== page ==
We would like to thank everyone that participated in this years SBE Silent Benefit Auction, it was a huge success! This year we raised $554.00 dollars, which shattered our previous records for raising funds for charity. The donations collected will go towards supporting the Bangor Area Homeless Shelter and Ann’s House for Women!
You can pick up your item and pay for it by seeing Sue Anderson or Trish Costello (or contacting Rebecca Holberton on First Class) in the Bio Main Office in Murray Hall until 4:00 today, and during business hours on Monday and Tuesday. All items must be picked up and paid for by 4:00 p.m. Tuesday!
THANK YOU FOR MAKING HELPING MAKE THE HOLIDAY SEASON A BIT BRIGHTER FOR THOSE IN NEED! Looking ahead to next year, be sure to set aside any of those ‘hidden treasures’ you may wish to donate for next year’s auction – and contact Becky Holberton about how to donate them!
SBE would like to extend a warm welcome to Dr. Vivian Panes, a visiting researcher from the Philippines spending six months at the University of Maine, conducting research in Dr. Benildo de los Reyes’ molecular genetics lab. Dr. Panes is an Assistant Professor of Biology at the University of Ateneo de Manila in Quezon City, Philippines where she teaches introductory courses in genetics and molecular & cellular biology.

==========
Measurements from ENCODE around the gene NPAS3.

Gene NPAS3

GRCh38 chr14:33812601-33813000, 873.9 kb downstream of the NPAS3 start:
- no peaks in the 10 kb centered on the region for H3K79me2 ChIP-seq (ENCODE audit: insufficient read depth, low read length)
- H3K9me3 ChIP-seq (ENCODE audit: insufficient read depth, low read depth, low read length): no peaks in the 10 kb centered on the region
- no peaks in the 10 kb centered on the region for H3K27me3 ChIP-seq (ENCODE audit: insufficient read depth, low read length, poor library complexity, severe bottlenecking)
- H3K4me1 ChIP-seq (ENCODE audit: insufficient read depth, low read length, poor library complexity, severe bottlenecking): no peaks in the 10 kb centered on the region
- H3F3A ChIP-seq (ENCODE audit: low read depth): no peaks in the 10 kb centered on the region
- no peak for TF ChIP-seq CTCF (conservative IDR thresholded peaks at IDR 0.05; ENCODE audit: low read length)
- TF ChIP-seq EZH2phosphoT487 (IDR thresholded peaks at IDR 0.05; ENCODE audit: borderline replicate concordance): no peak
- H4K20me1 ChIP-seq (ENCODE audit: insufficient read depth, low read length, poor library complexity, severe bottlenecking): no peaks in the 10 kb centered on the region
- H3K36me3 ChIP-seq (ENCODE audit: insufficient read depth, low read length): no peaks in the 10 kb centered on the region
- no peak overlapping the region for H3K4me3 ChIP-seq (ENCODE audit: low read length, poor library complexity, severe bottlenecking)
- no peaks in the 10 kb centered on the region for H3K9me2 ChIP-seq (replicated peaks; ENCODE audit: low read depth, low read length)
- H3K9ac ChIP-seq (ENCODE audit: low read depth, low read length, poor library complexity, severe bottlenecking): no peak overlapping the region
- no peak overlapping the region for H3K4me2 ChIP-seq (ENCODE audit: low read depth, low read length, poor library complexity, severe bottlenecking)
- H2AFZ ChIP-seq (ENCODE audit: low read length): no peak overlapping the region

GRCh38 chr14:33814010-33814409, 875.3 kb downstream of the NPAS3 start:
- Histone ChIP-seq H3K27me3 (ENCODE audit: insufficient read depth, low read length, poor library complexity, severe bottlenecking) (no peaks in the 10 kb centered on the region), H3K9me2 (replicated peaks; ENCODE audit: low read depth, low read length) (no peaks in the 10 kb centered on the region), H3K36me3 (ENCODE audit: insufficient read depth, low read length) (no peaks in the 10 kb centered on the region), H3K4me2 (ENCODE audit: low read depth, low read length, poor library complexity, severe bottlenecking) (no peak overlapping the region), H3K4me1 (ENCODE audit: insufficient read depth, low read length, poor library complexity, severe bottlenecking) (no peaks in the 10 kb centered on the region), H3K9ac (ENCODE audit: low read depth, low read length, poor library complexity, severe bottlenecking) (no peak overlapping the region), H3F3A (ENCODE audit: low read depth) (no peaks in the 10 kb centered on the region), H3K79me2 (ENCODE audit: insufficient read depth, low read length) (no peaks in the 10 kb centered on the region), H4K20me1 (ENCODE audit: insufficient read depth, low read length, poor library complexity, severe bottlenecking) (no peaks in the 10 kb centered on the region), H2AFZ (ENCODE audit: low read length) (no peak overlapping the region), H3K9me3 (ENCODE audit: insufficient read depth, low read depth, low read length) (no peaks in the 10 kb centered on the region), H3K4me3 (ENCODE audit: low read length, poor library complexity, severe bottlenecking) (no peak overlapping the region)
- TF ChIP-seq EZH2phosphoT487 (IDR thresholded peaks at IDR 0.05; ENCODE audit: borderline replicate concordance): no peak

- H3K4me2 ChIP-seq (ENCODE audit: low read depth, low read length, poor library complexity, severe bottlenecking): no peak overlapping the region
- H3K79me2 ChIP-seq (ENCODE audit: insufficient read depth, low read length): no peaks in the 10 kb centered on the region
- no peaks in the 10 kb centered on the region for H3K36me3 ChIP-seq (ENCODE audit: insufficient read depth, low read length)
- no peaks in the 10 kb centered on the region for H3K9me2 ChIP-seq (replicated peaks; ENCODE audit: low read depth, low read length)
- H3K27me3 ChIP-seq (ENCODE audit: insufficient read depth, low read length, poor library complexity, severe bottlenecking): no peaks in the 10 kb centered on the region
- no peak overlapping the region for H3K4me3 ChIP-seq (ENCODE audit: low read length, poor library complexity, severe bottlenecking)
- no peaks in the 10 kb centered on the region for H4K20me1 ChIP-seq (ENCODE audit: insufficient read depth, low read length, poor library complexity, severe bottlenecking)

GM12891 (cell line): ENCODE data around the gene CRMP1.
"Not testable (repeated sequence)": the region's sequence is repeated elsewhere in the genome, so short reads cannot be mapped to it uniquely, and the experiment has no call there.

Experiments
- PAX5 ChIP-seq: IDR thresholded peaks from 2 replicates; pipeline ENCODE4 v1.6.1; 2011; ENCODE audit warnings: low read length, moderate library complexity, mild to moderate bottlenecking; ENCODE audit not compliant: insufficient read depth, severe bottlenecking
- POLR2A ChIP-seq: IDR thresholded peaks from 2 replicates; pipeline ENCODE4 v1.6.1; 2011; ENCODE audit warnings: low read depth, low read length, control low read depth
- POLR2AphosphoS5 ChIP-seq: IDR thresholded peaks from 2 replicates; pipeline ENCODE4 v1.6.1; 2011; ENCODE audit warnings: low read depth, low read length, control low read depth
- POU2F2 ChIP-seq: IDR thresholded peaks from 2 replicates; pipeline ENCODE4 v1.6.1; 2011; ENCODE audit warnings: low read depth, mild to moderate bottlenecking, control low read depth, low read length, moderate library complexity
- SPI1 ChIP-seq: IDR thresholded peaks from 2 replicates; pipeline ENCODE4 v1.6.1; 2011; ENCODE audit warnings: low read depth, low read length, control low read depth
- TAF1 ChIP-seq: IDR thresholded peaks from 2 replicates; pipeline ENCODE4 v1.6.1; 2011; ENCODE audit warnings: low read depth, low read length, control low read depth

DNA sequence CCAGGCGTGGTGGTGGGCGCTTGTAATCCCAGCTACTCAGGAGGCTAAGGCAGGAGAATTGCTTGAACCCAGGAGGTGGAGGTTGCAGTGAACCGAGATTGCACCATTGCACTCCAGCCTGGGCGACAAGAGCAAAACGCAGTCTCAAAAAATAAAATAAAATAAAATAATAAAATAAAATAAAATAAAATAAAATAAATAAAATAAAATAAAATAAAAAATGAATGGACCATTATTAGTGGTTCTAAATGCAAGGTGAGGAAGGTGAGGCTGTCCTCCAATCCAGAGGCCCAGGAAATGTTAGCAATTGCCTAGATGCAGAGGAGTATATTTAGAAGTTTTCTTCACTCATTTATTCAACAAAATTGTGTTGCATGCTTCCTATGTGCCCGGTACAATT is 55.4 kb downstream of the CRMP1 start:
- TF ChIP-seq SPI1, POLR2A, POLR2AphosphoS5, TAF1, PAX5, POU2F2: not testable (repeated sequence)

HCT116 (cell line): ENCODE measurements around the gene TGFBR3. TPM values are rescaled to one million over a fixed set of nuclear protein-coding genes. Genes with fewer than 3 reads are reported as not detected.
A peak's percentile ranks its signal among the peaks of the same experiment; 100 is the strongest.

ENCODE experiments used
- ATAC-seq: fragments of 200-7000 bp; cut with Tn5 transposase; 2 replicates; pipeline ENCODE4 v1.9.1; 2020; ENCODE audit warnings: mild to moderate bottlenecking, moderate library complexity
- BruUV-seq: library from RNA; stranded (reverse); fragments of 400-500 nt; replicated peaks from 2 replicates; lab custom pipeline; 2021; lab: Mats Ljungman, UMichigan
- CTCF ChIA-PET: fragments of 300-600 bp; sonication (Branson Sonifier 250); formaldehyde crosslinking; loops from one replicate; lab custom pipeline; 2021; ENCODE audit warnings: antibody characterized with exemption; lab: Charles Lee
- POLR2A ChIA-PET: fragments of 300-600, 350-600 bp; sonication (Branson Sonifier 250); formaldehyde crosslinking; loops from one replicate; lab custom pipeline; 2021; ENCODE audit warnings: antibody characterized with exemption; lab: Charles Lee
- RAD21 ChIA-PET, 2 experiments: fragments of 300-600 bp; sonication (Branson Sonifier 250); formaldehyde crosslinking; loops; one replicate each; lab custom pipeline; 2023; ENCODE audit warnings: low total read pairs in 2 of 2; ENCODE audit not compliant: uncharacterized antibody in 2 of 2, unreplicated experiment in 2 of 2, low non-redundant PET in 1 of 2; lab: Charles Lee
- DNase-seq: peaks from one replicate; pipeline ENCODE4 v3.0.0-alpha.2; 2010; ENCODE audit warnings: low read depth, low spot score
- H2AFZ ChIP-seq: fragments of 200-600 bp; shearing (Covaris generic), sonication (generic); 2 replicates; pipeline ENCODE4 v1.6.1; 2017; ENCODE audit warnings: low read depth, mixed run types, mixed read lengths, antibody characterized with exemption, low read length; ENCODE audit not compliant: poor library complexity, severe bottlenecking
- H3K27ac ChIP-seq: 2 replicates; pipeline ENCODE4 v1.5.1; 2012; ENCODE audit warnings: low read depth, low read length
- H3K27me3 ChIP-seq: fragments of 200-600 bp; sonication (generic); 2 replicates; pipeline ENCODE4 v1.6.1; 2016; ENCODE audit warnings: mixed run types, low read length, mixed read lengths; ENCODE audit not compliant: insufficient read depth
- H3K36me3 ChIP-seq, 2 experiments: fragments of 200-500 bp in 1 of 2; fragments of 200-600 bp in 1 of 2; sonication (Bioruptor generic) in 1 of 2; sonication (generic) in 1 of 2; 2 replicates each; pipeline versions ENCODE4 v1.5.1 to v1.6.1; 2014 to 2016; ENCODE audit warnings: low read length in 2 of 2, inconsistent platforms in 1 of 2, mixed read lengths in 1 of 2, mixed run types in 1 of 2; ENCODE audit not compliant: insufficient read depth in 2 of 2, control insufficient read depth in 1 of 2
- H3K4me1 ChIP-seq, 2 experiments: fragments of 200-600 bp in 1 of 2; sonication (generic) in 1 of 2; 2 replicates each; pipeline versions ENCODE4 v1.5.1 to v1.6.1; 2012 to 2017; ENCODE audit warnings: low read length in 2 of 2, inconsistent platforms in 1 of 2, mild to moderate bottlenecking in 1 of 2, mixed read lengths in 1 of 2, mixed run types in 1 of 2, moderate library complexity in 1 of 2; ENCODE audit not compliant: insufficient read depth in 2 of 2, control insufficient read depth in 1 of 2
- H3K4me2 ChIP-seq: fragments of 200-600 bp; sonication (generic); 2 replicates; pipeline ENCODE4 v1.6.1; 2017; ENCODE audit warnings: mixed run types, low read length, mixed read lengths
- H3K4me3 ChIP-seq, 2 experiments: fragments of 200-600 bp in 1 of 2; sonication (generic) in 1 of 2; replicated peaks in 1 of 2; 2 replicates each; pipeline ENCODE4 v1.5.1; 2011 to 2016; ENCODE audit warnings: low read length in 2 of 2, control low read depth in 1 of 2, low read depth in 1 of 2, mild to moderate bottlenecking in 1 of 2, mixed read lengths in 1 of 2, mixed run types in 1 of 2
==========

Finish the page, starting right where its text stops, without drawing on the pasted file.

She is a visiting research scholar through the Fulbright Scholar Program, an international educational exchange program sponsored by the U.S. government. Participants are chosen for their academic merit and leadership potential, and are given the opportunity to study, teach, or conduct research all around the world.
“Dr. Panes is working with an exotic plant that has a lot of potential pharmaceutical and nutritional applications. She is hoping to utilize the molecular paradigm I use in my molecular genetics lab to reconstruct the biochemical pathway that happens during the development of the Moringa oleifera” Dr. de los Reyes explains.
Dr. Panes is currently conducting research on the plant Moringa oleifera, a tropical tree native to northwestern India that was introduced to the Philippines in the early 1900’s. Her project is focused on RNA sequencing of the early staged Moringa plant in order to find genes that encode for enzymes that lead to lipid biosynthesis and to help identify key metabolic pathways within the plant.